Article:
Miniature Poodles have an average weight of about 13 pounds when they are one year old. As a result, you should be feeding them just under 700 calories.
At a year old, your Standard Poodle is probably too big to be a lapdog anymore. Most puppies weigh about 50 pounds. They will need between 2,700 and 2,800 calories each day.
How Often Should You Feed a Poodle Puppy?
Young Poodles need to eat many times throughout the day. When their suckling off their mothers, puppies typically free feed. Their mother is available to them around the clock, so they eat whenever they’re feeling hungry.
Your dog will have the urge to eat a lot as a result. When they’re about three months old, their calories should be split up into four small meals.
From there, you need to slowly decrease their meal frequency. When you hit the six-month mark, go down to three meals. At one year old, you should try to work your way down to two meals.
Your puppy may not like this very much. If they seem to have a problem with hunger throughout the day, you can continue to feed them three meals for another few months.
As long as you go down to two meals by the time they’re a full-grown adult, you should be fine.
When Do You Switch to Adult Food?
The time to switch your puppy to adult food will depend on a couple of factors. Some dogs take a bit longer to reach their adult weight than others.
It’s better to continue providing them with a puppy formula than to make the switch too earlier.
They need continued support as they make that last push to adulthood. Switching too early can do more harm than good. If you’re unsure, it’s best to wait and consult with your vet.
Typically, Toy Poodles can transition to adult food sooner than Miniature and Standard Poodles. This is because they are considered adults at about one year old. They’re done growing.
The other two classifications continue to grow, albeit slowly, until about a year and a half.
It’s important to make the switch slowly. Their digestive system is still quite sensitive to changes. You can ease the transition by introducing small amounts of adult food to their puppy formula.
Over the course of several weeks, increase the adult food ratio until you’ve completed the change.
Wet or Dry Food: Which is Best for Poodle Puppies?
Dry food and wet food both have their advantages. It’s often recommended that you start off with wet food in the first few months of age. Your Poodle’s teeth aren’t quite ready for crunchy food after they’ve weaned off their mother’s milk.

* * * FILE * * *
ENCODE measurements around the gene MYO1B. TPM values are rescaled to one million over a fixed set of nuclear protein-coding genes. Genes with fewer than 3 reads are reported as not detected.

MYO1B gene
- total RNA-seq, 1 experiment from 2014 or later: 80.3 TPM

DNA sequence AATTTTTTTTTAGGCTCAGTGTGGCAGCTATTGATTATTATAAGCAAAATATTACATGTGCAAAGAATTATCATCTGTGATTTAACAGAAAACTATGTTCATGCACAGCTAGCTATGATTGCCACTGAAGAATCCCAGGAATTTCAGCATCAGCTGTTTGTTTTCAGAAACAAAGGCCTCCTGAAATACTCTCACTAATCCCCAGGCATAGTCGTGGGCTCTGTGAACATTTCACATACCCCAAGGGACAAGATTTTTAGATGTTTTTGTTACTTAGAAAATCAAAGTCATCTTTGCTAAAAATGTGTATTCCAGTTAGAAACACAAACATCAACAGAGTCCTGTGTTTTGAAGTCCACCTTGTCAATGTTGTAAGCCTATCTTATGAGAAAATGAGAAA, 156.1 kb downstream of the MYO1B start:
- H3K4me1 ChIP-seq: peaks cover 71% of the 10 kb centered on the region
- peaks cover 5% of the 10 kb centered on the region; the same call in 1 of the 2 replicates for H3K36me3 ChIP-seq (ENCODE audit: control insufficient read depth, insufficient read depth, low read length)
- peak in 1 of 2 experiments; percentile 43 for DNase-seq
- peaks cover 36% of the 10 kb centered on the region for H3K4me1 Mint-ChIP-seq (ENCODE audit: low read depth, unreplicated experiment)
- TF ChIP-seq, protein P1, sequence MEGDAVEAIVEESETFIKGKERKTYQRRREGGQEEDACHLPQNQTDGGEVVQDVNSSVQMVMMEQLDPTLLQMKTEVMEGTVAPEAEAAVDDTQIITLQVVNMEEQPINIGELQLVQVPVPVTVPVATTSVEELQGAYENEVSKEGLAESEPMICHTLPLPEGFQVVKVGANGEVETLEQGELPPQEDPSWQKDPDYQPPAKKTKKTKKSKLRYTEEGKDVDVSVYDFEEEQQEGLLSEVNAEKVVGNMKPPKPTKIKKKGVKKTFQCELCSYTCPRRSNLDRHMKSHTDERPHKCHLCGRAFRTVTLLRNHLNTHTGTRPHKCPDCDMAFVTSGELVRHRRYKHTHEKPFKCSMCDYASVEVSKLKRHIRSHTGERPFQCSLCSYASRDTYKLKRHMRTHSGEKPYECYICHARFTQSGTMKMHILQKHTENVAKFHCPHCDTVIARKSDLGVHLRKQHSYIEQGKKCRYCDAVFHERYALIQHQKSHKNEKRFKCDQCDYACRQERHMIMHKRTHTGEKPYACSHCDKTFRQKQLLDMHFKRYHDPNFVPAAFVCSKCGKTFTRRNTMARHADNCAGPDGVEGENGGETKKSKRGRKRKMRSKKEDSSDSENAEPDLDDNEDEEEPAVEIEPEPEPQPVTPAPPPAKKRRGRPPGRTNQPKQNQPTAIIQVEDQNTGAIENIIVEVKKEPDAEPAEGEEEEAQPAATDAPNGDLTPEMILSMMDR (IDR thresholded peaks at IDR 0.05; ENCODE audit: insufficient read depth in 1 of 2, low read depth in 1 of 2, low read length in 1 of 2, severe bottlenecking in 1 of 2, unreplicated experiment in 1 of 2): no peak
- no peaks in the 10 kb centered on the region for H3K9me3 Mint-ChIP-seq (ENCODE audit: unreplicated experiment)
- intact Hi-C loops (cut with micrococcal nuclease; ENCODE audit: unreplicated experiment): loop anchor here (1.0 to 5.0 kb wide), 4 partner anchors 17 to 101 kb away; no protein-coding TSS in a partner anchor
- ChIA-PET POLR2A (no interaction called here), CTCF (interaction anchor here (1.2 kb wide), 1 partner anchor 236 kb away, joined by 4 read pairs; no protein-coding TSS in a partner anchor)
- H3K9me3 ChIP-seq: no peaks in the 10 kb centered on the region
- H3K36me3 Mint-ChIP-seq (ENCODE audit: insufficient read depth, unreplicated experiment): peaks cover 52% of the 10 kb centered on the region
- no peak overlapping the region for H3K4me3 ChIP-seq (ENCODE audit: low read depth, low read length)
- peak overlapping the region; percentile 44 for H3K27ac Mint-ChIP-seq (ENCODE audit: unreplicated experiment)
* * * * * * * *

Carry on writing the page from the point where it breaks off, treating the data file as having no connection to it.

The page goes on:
Starting off with canned food gives your puppy the opportunity to develop stronger muscles before they move onto something tough. It should be noted that wet food is usually less dense than kibble.
The recipe contains a lot of water, so you’ll need to provide more of it to get the same nutritional benefit. To avoid weight gain, you should move onto dry kibble when your puppy is about six months old.
2 Canned Wet Food Options for Poodle Puppies
Canned food is a delicious food option for developing pups that don’t have the ability to chew hard kibble. Here are some great recipes for young Poodle pups.
Spoil your young puppy with this wet food from Cesar. It’s formulated for growing dogs and includes all the things they need to stay healthy.
You’ll find high-quality protein sources like chicken, beef, and liver. There’s also plenty of vitamins and supplements thrown in for good measure.
The food comes in a mash form. It’s perfect for young mouths to gobble up. It can also be mixed in with dry food for an additional kick of flavor.
This Nutro wet food is a great option for young Poodles, especially Toy breeds. It comes in a convenient tray for mess-free eating.
The recipe is comprised of great ingredients like beef and liver. There are also visible vegetables. You’ll find pieces of carrot and peas.
The food is very soft and full of flavor, so you won’t have any problems getting your puppy to eat.
Overall, the recipe is a great option that can support your dog’s development.
Over to You
Creating an effective diet plan for a growing Poodle puppy is a lot different than doing so for an adult. They need all the fuel they can get.
With a bit of extra knowledge and planning, you can provide your dog with a great diet that helps them grow up to a healthy adult.
Also Read: Best Dog Food for Weight Gain